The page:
As much as Donald Trump’s exploding turmoil is based around the suspicion that he and/or his campaign colluded with the Russian government to rig the election, circumstances suggest that two other things may take him down first: his attempt at obstructing the investigation into the Russia scandal, and the suspicion that Trump’s business empire may be dependent on laundered Russian money. Whether or not Trump goes down for money laundering will come down to one essential question.
Here are the facts as they’re known. Deutsche Bank was busted earlier this year for having laundered Russian money into the hands of its clients in places like New York City (link). Deutsche Bank also has a long history of having provided loans and loan guarantees to Donald Trump (link), even after other banks gave up on him as being a bad risk amid his crumbling empire, and even as Deutsche was facing overall financial struggles of its own.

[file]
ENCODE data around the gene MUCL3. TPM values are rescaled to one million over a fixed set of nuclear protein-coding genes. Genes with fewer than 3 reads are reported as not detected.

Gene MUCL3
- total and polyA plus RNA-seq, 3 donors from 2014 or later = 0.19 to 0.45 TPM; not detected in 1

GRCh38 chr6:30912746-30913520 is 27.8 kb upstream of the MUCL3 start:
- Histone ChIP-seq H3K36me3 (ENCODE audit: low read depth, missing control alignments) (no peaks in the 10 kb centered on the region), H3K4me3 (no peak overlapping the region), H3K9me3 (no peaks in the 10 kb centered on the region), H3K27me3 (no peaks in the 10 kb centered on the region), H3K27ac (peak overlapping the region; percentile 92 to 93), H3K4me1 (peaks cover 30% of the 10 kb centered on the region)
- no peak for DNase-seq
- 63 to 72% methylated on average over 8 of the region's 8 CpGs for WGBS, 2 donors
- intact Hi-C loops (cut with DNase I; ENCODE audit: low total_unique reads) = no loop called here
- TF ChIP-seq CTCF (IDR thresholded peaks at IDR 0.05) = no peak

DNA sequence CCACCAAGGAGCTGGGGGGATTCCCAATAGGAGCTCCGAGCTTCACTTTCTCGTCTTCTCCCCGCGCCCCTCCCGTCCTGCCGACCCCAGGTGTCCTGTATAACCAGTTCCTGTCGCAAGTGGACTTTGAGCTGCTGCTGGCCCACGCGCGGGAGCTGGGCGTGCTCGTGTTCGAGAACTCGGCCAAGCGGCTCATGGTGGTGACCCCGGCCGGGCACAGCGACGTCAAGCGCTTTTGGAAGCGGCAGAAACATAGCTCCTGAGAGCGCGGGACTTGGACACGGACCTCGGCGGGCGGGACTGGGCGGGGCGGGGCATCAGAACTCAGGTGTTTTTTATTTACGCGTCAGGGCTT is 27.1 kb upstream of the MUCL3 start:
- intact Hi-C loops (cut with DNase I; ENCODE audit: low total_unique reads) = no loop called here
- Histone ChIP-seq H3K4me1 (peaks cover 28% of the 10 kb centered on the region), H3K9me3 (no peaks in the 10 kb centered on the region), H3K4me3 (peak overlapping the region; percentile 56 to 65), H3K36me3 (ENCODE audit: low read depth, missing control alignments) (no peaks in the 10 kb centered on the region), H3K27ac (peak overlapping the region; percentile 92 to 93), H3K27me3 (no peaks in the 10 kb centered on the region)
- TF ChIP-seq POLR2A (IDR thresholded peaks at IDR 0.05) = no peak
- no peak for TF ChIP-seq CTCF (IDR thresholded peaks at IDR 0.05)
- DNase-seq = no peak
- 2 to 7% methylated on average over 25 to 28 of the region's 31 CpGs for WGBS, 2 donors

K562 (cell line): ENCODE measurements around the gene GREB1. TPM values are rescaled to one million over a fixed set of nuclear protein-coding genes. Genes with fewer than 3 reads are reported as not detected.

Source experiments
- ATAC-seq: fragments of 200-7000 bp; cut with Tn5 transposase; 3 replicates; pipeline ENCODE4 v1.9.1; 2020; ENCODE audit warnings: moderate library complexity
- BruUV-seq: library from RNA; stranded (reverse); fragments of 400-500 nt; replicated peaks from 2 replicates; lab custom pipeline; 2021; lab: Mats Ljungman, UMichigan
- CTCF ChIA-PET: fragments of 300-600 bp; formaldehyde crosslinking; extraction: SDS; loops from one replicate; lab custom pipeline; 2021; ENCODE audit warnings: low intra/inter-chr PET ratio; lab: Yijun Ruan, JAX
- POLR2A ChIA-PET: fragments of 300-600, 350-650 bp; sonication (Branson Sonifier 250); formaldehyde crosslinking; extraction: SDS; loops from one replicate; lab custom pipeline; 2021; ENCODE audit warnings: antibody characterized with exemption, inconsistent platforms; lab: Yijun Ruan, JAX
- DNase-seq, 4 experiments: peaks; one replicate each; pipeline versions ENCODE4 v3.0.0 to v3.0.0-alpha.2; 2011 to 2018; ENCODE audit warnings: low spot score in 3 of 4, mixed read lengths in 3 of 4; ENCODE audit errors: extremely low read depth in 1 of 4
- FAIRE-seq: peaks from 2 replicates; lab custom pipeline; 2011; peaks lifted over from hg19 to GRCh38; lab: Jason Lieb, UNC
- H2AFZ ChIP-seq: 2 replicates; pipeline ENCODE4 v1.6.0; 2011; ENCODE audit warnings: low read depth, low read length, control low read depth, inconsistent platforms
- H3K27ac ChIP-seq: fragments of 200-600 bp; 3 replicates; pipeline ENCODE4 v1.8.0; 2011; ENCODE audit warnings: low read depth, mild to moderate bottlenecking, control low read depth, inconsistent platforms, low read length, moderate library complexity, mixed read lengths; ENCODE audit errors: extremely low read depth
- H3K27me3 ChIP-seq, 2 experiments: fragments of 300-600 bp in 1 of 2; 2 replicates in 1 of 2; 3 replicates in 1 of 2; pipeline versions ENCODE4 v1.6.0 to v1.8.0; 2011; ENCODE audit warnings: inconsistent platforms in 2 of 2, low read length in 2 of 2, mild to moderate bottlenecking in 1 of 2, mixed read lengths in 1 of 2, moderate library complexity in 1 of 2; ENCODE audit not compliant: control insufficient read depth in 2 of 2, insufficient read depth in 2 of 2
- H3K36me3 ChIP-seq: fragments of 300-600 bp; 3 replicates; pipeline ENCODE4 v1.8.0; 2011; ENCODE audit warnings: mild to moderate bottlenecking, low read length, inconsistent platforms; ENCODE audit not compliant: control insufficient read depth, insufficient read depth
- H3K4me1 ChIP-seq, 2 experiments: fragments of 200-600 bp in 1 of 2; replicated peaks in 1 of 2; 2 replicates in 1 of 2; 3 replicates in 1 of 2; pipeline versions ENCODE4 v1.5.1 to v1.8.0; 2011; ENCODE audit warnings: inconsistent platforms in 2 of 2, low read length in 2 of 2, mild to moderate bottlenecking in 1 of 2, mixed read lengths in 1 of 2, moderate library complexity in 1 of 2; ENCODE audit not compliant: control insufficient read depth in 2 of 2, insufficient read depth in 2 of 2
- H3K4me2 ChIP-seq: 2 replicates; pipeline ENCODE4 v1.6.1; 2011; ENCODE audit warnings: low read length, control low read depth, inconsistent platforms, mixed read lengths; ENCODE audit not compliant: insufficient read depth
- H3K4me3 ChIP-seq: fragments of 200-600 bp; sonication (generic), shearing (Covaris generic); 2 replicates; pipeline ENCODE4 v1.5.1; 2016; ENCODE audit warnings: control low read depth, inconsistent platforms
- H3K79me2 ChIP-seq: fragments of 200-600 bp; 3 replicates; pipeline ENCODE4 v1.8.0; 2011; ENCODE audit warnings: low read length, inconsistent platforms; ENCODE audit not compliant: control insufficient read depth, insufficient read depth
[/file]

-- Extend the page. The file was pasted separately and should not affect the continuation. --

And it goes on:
So the essential question is a rather straightforward one: has Deutsche Bank been laundering Russian money into the hands of Donald Trump over the years, or is it merely a coincidence that Deutsche was laundering Russian money and loaning money to Trump? It’s one of those things that doesn’t sound like a coincidence on first blush. But if the Senate Intel Committee or the FBI or Special Counsel Robert Mueller wants to take Trump down for money laundering, they’ll have to prove that it wasn’t a coincidence.
Is the proof there? We’ll find out eventually. It’s important to keep in mind that even if Donald Trump’s attempts at obstruction of justice end up forcing him out of the presidency, the investigation into his finances is likely to continue until it reaches its logical conclusion. If it turns out Trump has been illegally taking laundered money from Russia, that’s the kind of crime that would go far beyond mere political ramifications. Follow Palmer Report on Facebook and Twitter.
Bill Palmer is the publisher of the political news outlet Palmer Report